So what do I think a good response might be to mites? I hear commercial beekeepers, whose livelihoods depend on viable bees, are treating five times a year. This year my bees survived after two treatments, and not because I am some insightful genius. I chose a really ineffective method, the oxalic dribble, in July because of the temperatures we had here and the restrictions on most of the soft applications. I can also be really dense about the warnings that people tried to give. Unfortunately, I encouraged others to do so, as well.
But my buddy Jan got obsessive about taking mite counts, and posting them, and our shared treatment choice was clearly not working. So I circled back, became frightened, and applied thymol at the first interval that I could. So I had one beekeeping neighbor who saved my bacon, as well as a few who nearly cooked it for me.
So I say, be prepared to treat once, measure twice, and get ready to try another application before Fall arrives in your neighborhood. I know it is a very dubious thing to say that the solution to something not working once is to do it twice, but having done so, and learned a few things in the practice, I will be very happy to harvest from all the hives on my roof this summer.
Please also listen to another benefit of living in a city that is increasingly crowded with beekeepers. Though I have done a lot of bemoaning of some community members, I have also done a lot of listening and talking with Nicole and Sean and Jan and Kevin (two Kevins, actually) and Maggie and Pete and Rachel and David and – I think you see where I am going here. A lot of my neighbors may seem like bogeymen on a bad day, but an easy dozen are out there helping me to understand bees better every week. Talk about herd health.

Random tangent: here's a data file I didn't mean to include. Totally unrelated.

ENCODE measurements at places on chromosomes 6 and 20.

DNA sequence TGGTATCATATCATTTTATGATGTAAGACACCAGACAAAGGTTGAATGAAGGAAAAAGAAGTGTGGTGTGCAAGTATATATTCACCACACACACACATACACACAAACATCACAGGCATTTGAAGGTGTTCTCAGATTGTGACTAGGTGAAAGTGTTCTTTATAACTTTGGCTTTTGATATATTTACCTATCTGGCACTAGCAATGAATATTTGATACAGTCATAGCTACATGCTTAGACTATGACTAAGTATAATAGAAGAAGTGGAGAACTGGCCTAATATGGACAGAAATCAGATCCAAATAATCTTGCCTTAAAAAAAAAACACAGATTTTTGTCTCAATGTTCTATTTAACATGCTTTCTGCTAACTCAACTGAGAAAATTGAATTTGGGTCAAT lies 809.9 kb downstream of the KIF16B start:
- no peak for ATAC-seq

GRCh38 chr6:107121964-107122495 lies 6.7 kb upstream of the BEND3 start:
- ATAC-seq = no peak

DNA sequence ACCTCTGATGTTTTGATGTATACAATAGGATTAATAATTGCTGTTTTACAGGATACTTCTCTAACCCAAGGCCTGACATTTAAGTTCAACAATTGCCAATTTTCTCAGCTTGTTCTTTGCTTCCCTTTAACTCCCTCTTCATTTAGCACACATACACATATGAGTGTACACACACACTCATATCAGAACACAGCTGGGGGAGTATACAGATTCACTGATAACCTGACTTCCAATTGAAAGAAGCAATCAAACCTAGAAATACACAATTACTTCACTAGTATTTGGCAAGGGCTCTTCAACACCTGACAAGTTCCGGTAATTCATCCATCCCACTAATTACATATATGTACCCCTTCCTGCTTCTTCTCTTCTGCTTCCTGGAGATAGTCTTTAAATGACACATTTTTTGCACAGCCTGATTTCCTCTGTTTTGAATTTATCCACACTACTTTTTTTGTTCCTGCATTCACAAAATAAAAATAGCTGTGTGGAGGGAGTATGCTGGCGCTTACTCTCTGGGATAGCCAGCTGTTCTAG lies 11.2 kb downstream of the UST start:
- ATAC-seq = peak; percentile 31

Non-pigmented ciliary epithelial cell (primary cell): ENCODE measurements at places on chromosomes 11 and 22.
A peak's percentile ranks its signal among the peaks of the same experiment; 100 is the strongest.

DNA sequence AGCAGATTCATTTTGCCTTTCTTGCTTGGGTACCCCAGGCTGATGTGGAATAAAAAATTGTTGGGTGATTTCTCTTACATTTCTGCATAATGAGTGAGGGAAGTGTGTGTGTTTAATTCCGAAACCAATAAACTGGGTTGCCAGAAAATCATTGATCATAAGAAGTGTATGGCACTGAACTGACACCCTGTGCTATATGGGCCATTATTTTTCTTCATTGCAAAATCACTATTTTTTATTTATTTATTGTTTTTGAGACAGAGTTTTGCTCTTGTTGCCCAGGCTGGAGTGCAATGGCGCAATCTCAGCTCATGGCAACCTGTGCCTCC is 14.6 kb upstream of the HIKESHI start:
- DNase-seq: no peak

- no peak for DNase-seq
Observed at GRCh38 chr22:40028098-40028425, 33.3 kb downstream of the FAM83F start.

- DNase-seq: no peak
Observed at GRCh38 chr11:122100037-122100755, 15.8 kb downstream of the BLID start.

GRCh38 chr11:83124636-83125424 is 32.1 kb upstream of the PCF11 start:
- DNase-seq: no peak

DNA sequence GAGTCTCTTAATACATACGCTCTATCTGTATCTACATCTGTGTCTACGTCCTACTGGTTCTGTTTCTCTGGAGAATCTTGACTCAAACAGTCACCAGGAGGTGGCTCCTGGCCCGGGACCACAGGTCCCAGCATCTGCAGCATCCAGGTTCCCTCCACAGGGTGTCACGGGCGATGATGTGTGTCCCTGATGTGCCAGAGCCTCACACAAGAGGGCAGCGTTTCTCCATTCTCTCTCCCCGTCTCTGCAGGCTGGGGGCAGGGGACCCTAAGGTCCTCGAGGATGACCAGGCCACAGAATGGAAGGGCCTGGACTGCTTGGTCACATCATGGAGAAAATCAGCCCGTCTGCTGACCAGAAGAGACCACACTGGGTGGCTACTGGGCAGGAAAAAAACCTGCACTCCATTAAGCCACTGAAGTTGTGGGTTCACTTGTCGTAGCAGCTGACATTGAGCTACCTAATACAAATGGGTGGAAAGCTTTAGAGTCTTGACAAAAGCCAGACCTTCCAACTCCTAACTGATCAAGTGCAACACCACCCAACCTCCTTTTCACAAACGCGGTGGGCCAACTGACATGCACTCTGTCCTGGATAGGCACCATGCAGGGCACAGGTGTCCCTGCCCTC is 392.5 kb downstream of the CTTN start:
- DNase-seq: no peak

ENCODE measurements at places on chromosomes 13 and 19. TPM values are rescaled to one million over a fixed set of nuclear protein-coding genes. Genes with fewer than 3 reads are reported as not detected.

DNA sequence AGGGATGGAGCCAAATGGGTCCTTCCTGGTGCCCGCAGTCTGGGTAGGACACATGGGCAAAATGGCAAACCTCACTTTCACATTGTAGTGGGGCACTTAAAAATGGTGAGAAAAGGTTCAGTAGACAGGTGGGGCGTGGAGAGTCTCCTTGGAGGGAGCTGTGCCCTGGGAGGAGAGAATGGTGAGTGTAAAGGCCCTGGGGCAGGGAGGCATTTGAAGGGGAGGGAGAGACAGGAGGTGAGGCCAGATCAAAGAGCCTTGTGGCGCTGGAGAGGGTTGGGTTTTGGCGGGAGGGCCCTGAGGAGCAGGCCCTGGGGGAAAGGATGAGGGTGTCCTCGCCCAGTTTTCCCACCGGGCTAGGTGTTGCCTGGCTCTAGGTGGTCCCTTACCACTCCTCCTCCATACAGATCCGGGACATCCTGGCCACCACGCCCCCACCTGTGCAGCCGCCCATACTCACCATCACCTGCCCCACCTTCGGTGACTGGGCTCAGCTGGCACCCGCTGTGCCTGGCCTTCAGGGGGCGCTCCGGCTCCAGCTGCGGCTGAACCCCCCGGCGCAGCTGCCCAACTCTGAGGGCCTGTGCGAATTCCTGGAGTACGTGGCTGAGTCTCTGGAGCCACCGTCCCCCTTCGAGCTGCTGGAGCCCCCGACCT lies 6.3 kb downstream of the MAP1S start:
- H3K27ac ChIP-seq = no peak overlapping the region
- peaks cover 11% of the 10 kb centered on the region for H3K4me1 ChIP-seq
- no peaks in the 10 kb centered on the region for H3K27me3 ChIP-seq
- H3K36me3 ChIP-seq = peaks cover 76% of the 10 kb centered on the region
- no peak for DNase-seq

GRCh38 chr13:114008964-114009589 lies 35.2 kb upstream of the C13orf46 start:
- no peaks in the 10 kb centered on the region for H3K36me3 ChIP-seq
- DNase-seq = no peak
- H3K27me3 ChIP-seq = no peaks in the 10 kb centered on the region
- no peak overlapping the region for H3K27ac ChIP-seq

In closing, it should not be too surprising that adding potentially 200 colonies of managed bees (that we know about) to a 64 square mile area could have an observable impact on the habitat over ten years. In the past, this column has discussed forage, and now it’s talking about transmission of disease. Things change, life is change. Viable living things are connected, attentive, and responsive to those changes, and we are seeing severe losses in the city beehives run by keepers that are not paying attention to fellow beeks or what their bees are telling them. Even for careful sorts, it might be a popular wish that one could live in a world where only your careful care of your colony-feeding it just right, housing it just right, treating it in a way that harmonizes with your existing world view-held all the cards for its outcome, but bees are the great connectors. So please consider that the risks your bees may face with a given management philosophy are also risks for the bees next door. If you really don’t want to treat for Varroa, please monitor what is happening to your bees, and get them the heck out of Dodge when they crash so my bees won’t find them (and yes, I said “when”) If you do wish to treat, consider synching up with as many others as possible at the most effective point in the season, and administer a real blow to your coloniesí enemies: Varroa and viruses, working together even better than before.
Toni Burnham keeps her bees in Washington, DC and keeps up with what’s going on in urban beekeeping.